There are no microcontrollers in this project. In fact you wont find a single transistor. This classic regenerative tube radio, modeled after an early 20th century homebrew is complete with schematic and additional photos. For those who are not familiar with tube designs and for simplicity, the regeneration circuit can be thought of as feedback though this relation may be argued. Read the rest after the break which includes a crash course in tube operation.
A basic vacuum tube generally consists of a heater, grid, and plate. A current is passed through the heater which as the name suggest, creates heat. This allows electrons to “boil off” under proper conditions. That is the hot heater emits electrons when the grid and plate are positive potential. Opposite charges attract so the electron is attracted towards the grid and plate. The grid has holes very much like a screen door does. Some of the electrons pass through these holes missing the grid and strike the plate. The greater the electrical potential the greater the attractive force in the grid and plate. When an electron is permitted to move from one potential to another an electrical circuit is created. This circuit forms the basics behind vacuum tube operation.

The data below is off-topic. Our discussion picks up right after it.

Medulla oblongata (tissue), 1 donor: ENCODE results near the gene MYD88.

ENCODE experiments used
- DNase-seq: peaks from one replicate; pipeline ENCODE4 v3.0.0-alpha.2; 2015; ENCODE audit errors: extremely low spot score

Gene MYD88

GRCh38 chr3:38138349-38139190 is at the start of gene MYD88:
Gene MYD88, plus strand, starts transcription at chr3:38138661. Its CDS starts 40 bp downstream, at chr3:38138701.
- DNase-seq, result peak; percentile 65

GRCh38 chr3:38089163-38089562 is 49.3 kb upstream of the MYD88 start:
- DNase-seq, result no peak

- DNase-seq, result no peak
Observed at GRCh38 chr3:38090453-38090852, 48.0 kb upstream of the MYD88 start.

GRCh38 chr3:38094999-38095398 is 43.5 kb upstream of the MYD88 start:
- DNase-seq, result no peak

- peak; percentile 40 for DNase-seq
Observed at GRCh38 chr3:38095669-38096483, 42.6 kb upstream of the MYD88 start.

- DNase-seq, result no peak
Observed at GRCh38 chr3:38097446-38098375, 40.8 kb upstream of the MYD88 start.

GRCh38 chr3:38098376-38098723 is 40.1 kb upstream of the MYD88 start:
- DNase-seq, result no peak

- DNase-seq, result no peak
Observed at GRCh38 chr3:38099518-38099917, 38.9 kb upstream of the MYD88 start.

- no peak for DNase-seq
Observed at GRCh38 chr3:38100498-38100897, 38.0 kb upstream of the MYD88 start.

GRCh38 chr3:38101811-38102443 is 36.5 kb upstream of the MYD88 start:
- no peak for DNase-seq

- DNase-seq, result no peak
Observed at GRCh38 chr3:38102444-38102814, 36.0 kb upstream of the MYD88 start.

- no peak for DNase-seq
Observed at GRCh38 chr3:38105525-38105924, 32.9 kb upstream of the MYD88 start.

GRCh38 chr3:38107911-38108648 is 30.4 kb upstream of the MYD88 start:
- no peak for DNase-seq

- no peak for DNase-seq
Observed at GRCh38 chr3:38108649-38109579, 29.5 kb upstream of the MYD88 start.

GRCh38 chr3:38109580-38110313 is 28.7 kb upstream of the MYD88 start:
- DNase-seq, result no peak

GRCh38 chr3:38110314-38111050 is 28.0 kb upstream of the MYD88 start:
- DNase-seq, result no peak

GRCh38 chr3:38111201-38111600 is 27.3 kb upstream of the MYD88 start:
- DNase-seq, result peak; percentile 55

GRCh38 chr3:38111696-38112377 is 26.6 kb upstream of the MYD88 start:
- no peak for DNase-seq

With that said, the project uses a heater powered from two D size batteries. There doesn’t seem to mention of the plate source, though we suspect a few 9 volt batteries wired in series does the trick. Some of the newer commercialized radios (World War II era) operated from considerably higher heater and plate voltage potentials, rendering the common shock hazards associated with tube designs. Tuning is accomplished with an air cap and home made variocoupler. We covered a VFD based regenerative reciever earlier this year.